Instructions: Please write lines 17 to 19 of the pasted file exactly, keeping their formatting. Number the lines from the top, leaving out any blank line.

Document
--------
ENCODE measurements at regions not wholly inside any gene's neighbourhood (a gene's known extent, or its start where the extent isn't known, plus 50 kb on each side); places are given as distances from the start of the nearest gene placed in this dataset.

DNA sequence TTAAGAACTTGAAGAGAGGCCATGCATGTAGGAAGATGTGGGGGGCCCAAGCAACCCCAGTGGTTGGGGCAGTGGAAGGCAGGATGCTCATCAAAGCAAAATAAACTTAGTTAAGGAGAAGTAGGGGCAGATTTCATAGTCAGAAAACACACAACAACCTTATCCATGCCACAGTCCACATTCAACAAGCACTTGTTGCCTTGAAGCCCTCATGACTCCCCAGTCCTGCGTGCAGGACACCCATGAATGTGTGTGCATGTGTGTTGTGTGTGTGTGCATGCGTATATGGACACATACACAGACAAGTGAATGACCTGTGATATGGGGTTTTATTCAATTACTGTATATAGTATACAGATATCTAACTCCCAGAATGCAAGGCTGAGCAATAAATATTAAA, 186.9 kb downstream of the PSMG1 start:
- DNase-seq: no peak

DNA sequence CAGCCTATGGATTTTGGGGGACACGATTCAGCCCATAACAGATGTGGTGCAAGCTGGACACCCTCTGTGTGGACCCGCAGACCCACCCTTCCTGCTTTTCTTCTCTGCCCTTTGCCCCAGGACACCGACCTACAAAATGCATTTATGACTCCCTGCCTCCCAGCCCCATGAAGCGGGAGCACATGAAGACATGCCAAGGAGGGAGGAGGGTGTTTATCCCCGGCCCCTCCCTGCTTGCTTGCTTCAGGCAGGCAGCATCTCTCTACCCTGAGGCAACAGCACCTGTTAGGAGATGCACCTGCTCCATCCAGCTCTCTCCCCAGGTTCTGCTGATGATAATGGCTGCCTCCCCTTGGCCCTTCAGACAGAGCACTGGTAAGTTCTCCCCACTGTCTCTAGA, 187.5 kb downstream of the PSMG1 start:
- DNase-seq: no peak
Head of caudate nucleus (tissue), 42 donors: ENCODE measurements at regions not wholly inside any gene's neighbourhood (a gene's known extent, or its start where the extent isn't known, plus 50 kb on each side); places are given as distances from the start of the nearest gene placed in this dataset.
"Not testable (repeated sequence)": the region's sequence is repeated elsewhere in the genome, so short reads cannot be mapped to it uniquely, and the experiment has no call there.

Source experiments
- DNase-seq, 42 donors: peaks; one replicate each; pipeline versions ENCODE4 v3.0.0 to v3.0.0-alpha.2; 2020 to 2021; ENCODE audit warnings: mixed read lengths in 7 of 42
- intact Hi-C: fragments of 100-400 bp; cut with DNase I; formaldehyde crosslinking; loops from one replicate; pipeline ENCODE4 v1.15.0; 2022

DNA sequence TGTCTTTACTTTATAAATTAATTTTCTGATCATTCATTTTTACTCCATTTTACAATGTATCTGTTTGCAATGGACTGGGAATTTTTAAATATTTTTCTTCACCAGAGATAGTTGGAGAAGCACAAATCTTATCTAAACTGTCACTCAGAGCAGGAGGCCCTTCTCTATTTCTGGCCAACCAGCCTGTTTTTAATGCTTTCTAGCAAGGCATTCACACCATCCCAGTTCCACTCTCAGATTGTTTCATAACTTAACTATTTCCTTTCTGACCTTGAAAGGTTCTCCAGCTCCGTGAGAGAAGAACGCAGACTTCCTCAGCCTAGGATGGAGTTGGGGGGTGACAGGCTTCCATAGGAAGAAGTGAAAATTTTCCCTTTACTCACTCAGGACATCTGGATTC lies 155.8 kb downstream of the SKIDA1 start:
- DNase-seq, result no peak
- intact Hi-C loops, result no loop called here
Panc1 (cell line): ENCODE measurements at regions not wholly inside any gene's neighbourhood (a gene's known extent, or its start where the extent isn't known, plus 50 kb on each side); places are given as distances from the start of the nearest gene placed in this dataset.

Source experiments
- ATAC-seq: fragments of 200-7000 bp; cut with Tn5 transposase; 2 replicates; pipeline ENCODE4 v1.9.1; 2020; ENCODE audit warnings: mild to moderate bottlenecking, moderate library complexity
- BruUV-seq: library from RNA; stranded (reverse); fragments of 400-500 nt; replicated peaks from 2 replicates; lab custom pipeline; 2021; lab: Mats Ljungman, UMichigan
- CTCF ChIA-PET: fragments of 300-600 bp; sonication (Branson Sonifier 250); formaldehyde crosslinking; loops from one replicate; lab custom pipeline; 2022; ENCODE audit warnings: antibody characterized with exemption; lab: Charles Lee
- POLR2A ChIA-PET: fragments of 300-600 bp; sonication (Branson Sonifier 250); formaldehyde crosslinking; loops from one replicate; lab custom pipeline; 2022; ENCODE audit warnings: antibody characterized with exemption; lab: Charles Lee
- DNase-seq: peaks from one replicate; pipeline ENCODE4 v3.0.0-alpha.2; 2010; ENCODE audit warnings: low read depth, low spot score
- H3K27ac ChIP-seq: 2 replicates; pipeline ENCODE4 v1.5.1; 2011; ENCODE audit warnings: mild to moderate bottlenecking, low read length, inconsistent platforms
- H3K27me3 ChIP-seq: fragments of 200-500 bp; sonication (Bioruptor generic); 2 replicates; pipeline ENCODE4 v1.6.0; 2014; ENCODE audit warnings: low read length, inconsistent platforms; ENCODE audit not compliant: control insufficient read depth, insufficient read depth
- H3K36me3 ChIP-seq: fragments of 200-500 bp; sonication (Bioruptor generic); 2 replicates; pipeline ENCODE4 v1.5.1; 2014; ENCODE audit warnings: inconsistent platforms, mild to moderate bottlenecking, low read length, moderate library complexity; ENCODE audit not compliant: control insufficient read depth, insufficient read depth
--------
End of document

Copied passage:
- BruUV-seq: library from RNA; stranded (reverse); fragments of 400-500 nt; replicated peaks from 2 replicates; lab custom pipeline; 2021; lab: Mats Ljungman, UMichigan
- CTCF ChIA-PET: fragments of 300-600 bp; sonication (Branson Sonifier 250); formaldehyde crosslinking; loops from one replicate; lab custom pipeline; 2022; ENCODE audit warnings: antibody characterized with exemption; lab: Charles Lee
- POLR2A ChIA-PET: fragments of 300-600 bp; sonication (Branson Sonifier 250); formaldehyde crosslinking; loops from one replicate; lab custom pipeline; 2022; ENCODE audit warnings: antibody characterized with exemption; lab: Charles Lee